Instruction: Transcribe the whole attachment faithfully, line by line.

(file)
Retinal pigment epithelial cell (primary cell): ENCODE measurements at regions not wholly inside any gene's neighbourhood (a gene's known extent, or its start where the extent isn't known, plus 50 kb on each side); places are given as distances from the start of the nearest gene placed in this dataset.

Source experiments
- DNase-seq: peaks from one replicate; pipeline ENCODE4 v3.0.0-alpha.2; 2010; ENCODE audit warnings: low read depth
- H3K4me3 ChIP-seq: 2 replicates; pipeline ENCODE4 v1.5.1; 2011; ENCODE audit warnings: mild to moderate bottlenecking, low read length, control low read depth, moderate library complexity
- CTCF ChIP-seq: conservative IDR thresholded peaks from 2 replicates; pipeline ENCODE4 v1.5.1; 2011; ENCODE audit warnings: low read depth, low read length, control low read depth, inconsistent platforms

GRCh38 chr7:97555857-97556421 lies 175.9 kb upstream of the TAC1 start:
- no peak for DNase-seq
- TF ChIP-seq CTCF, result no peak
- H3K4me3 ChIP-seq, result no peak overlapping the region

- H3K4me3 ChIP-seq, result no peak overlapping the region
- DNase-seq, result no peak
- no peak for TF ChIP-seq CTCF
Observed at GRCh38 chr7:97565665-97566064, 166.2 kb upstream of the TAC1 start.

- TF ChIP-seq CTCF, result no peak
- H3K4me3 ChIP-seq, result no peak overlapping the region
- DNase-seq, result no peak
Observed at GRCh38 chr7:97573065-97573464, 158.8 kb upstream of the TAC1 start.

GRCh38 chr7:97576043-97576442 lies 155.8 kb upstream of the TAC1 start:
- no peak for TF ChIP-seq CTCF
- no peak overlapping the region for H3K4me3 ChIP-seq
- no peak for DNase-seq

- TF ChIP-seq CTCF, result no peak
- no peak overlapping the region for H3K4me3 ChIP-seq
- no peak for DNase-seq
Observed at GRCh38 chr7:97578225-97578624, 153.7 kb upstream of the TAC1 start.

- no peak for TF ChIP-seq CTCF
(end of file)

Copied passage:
Retinal pigment epithelial cell (primary cell): ENCODE measurements at regions not wholly inside any gene's neighbourhood (a gene's known extent, or its start where the extent isn't known, plus 50 kb on each side); places are given as distances from the start of the nearest gene placed in this dataset.

Source experiments
- DNase-seq: peaks from one replicate; pipeline ENCODE4 v3.0.0-alpha.2; 2010; ENCODE audit warnings: low read depth
- H3K4me3 ChIP-seq: 2 replicates; pipeline ENCODE4 v1.5.1; 2011; ENCODE audit warnings: mild to moderate bottlenecking, low read length, control low read depth, moderate library complexity
- CTCF ChIP-seq: conservative IDR thresholded peaks from 2 replicates; pipeline ENCODE4 v1.5.1; 2011; ENCODE audit warnings: low read depth, low read length, control low read depth, inconsistent platforms

GRCh38 chr7:97555857-97556421 lies 175.9 kb upstream of the TAC1 start:
- no peak for DNase-seq
- TF ChIP-seq CTCF, result no peak
- H3K4me3 ChIP-seq, result no peak overlapping the region

- H3K4me3 ChIP-seq, result no peak overlapping the region
- DNase-seq, result no peak
- no peak for TF ChIP-seq CTCF
Observed at GRCh38 chr7:97565665-97566064, 166.2 kb upstream of the TAC1 start.

- TF ChIP-seq CTCF, result no peak
- H3K4me3 ChIP-seq, result no peak overlapping the region
- DNase-seq, result no peak
Observed at GRCh38 chr7:97573065-97573464, 158.8 kb upstream of the TAC1 start.

GRCh38 chr7:97576043-97576442 lies 155.8 kb upstream of the TAC1 start:
- no peak for TF ChIP-seq CTCF
- no peak overlapping the region for H3K4me3 ChIP-seq
- no peak for DNase-seq

- TF ChIP-seq CTCF, result no peak
- no peak overlapping the region for H3K4me3 ChIP-seq
- no peak for DNase-seq
Observed at GRCh38 chr7:97578225-97578624, 153.7 kb upstream of the TAC1 start.

- no peak for TF ChIP-seq CTCF